A crash with mighty rumbling. And, again,

Clouds cannot be of so condensed a frame

As stones and timbers, nor again so fine

As mists and flying smoke; for then perforce

They’d either fall, borne down by their brute weight,

Like stones, or, like the smoke, they’d powerless be

To keep their mass, or to retain within

Frore snows and storms of hail. And they give forth

O’er skiey levels of the spreading world

A sound on high, as linen-awning, stretched

O’er mighty theatres, gives forth at times

A cracking roar, when much ’tis beaten about

Betwixt the poles and cross-beams. Sometimes, too,

Asunder rent by wanton gusts, it raves

And imitates the tearing sound of sheets

Of paper — even this kind of noise thou mayst

In thunder hear — or sound as when winds whirl

With lashings and do buffet about in air

A hanging cloth and flying paper-sheets.

For sometimes, too, it chances that the clouds

Cannot together crash head-on, but rather

Move side-wise and with motions contrary

Graze each the other’s body without speed,

From whence that dry sound grateth on our ears,

So long drawn-out, until the clouds have passed

From out their close positions.

    And, again,

In following wise all things seem oft to quake

At shock of heavy thunder, and mightiest walls

Of the wide reaches of the upper world

There on the instant to have sprung apart,

Riven asunder, what time a gathered blast

Of the fierce hurricane hath all at once

Twisted its way into a mass of clouds,

And, there enclosed, ever more and more

Compelleth by its spinning whirl the cloud

To grow all hollow with a thickened crust

Surrounding; for thereafter, when the force

And the keen onset of the wind have weakened

That crust, lo, then the cloud, to-split in twain,

Gives forth a hideous crash with bang and boom.

No marvel this; since oft a bladder small,

Filled up with air, will, when of sudden burst,

Give forth a like large sound.

    There’s reason, too,

Why clouds make sounds, as through them blow the winds:

We see, borne down the sky, oft shapes of clouds

Rough-edged or branched many forky ways;

And ’tis the same, as when the sudden flaws

Of north-west wind through the dense forest blow,

Making the leaves to sough and limbs to crash.

It happens too at times that roused force

Of the fierce hurricane to-rends the cloud,

Breaking right through it by a front assault;

For what a blast of wind may do up there

Is manifest from facts when here on earth

A blast more gentle yet uptwists tall trees

And sucks them madly from their deepest roots.

Besides, among the clouds are waves, and these

Give, as they roughly break, a rumbling roar;

As when along deep streams or the great sea

Breaks the loud surf. It happens, too, whenever

Out from one cloud into another falls

The fiery energy of thunderbolt,

That straightaway the cloud, if full of wet,

Extinguishes the fire with mighty noise;

As iron, white from the hot furnaces,

Sizzles, when speedily we’ve plunged its glow

Down the cold water. Further, if a cloud

More dry receive the fire, ’twill suddenly

Kindle to flame and burn with monstrous sound,

As if a flame with whirl of winds should range

Along the laurel-tressed mountains far,

Upburning with its vast assault those trees;

Nor is there aught that in the crackling flame

Consumes with sound more terrible to man

Than Delphic laurel of Apollo lord.

Oft, too, the multitudinous crash of ice

And down-pour of swift hail gives forth a sound

Among the mighty clouds on high; for when

The wind hath packed them close, each mountain mass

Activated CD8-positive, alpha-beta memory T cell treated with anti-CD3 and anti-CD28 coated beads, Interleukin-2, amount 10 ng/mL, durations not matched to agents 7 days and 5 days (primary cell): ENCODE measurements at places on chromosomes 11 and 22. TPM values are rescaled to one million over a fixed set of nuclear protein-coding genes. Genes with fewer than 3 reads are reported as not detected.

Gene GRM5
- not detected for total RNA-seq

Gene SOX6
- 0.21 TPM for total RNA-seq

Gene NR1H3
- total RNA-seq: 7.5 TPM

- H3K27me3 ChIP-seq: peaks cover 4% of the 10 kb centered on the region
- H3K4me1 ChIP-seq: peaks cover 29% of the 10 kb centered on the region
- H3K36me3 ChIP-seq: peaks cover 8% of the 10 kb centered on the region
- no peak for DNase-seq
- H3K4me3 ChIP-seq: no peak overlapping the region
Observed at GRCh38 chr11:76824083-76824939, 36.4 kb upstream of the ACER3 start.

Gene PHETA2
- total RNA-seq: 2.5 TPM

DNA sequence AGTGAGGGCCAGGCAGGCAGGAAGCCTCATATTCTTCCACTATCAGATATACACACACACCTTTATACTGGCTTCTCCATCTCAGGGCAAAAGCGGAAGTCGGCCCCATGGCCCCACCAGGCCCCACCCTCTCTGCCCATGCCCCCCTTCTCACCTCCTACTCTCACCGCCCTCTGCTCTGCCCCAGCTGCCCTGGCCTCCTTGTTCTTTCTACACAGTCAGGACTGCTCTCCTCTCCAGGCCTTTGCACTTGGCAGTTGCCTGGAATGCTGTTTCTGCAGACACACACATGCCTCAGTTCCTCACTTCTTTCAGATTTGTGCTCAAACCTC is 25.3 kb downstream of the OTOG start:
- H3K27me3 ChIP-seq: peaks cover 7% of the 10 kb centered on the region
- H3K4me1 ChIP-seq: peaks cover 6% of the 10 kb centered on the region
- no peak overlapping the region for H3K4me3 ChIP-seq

Of rain-cloud, there congealed utterly

And mixed with hail-stones, breaks and booms . . .

. . . . . .

Likewise, it lightens, when the clouds have struck,

By their collision, forth the seeds of fire:

As if a stone should smite a stone or steel,

For light then too leaps forth and fire then scatters

The shining sparks. But with our ears we get

The thunder after eyes behold the flash,

Because forever things arrive the ears

More tardily than the eyes — as thou mayst see

From this example too: when markest thou

Some man far yonder felling a great tree

With double-edged ax, it comes to pass

Thine eye beholds the swinging stroke before

The blow gives forth a sound athrough thine ears:

Thus also we behold the flashing ere

We hear the thunder, which discharged is

At same time with the fire and by same cause,

Born of the same collision.

    In following wise

The clouds suffuse with leaping light the lands,

And the storm flashes with tremulous elan:

When the wind hath invaded a cloud, and, whirling there,

Hath wrought (as I have shown above) the cloud

Into a hollow with a thickened crust,

It becomes hot of own velocity:

Just as thou seest how motion will o’erheat

And set ablaze all objects — verily

A leaden ball, hurtling through length of space,

Even melts. Therefore, when this same wind a-fire

Hath split black cloud, it scatters the fire-seeds,

Which, so to say, have been pressed out by force

Of sudden from the cloud; — and these do make

The pulsing flashes of flame; thence followeth

The detonation which attacks our ears

More tardily than aught which comes along

Unto the sight of eyeballs. This takes place —

As know thou mayst — at times when clouds are dense

And one upon the other piled aloft

With wonderful upheavings — nor be thou

Deceived because we see how broad their base

From underneath, and not how high they tower.

For make thine observations at a time

When winds shall bear athwart the horizon’s blue

Clouds like to mountain-ranges moving on,

Or when about the sides of mighty peaks

Thou seest them one upon the other massed

And burdening downward, anchored in high repose,

With the winds sepulchred on all sides round:

Then canst thou know their mighty masses, then

Canst view their caverns, as if builded there

Of beetling crags; which, when the hurricanes

In gathered storm have filled utterly,

Then, prisoned in clouds, they rave around